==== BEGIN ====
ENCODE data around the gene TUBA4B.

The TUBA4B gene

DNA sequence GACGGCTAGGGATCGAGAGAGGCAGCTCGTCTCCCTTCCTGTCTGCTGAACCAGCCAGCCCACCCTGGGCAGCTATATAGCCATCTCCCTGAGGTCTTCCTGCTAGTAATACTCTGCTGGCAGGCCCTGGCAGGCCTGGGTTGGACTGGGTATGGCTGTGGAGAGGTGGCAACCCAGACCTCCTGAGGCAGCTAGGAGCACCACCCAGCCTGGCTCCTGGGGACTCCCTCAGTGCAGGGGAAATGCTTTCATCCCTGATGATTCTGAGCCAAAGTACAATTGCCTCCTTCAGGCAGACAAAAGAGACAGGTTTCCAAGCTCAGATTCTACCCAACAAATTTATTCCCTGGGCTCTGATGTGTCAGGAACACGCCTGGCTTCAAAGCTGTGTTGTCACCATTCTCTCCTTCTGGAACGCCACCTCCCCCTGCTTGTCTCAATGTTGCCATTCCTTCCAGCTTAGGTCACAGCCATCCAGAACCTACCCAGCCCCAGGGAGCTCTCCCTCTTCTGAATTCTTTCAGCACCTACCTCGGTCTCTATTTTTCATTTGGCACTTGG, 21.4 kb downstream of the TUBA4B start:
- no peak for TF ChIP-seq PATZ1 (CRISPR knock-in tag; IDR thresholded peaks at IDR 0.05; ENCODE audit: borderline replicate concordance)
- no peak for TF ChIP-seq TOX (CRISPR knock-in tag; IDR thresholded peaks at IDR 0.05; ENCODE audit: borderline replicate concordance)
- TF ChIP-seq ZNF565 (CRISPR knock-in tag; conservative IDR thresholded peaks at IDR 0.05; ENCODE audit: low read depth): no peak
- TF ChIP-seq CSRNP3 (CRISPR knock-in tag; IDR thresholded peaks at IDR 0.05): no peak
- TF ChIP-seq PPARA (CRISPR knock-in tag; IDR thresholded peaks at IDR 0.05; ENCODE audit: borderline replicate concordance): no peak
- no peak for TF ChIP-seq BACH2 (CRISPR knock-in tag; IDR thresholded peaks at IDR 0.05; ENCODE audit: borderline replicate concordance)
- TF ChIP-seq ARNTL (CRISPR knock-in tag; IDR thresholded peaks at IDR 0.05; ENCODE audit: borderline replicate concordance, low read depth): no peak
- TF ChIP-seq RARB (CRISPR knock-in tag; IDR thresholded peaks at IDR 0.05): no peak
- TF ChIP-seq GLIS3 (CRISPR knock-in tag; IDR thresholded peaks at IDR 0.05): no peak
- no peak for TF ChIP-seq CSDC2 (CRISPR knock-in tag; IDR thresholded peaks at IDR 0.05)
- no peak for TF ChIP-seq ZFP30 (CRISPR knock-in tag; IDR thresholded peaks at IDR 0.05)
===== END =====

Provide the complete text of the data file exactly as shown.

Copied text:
ENCODE data around the gene TUBA4B.

The TUBA4B gene

DNA sequence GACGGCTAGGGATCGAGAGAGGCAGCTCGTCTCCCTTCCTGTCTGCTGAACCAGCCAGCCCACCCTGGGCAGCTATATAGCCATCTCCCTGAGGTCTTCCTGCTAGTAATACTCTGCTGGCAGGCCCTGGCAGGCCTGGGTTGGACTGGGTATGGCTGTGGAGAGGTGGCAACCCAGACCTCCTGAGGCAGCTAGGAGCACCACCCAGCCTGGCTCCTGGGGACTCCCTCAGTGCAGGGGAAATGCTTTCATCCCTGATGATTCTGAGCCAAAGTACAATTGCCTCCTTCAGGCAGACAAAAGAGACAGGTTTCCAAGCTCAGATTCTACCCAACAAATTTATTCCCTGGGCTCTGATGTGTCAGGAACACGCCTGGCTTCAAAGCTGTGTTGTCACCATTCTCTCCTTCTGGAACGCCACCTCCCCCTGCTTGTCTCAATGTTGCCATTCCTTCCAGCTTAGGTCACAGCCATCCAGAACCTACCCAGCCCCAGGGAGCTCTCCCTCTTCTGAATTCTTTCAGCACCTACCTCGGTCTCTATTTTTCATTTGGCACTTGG, 21.4 kb downstream of the TUBA4B start:
- no peak for TF ChIP-seq PATZ1 (CRISPR knock-in tag; IDR thresholded peaks at IDR 0.05; ENCODE audit: borderline replicate concordance)
- no peak for TF ChIP-seq TOX (CRISPR knock-in tag; IDR thresholded peaks at IDR 0.05; ENCODE audit: borderline replicate concordance)
- TF ChIP-seq ZNF565 (CRISPR knock-in tag; conservative IDR thresholded peaks at IDR 0.05; ENCODE audit: low read depth): no peak
- TF ChIP-seq CSRNP3 (CRISPR knock-in tag; IDR thresholded peaks at IDR 0.05): no peak
- TF ChIP-seq PPARA (CRISPR knock-in tag; IDR thresholded peaks at IDR 0.05; ENCODE audit: borderline replicate concordance): no peak
- no peak for TF ChIP-seq BACH2 (CRISPR knock-in tag; IDR thresholded peaks at IDR 0.05; ENCODE audit: borderline replicate concordance)
- TF ChIP-seq ARNTL (CRISPR knock-in tag; IDR thresholded peaks at IDR 0.05; ENCODE audit: borderline replicate concordance, low read depth): no peak
- TF ChIP-seq RARB (CRISPR knock-in tag; IDR thresholded peaks at IDR 0.05): no peak
- TF ChIP-seq GLIS3 (CRISPR knock-in tag; IDR thresholded peaks at IDR 0.05): no peak
- no peak for TF ChIP-seq CSDC2 (CRISPR knock-in tag; IDR thresholded peaks at IDR 0.05)
- no peak for TF ChIP-seq ZFP30 (CRISPR knock-in tag; IDR thresholded peaks at IDR 0.05)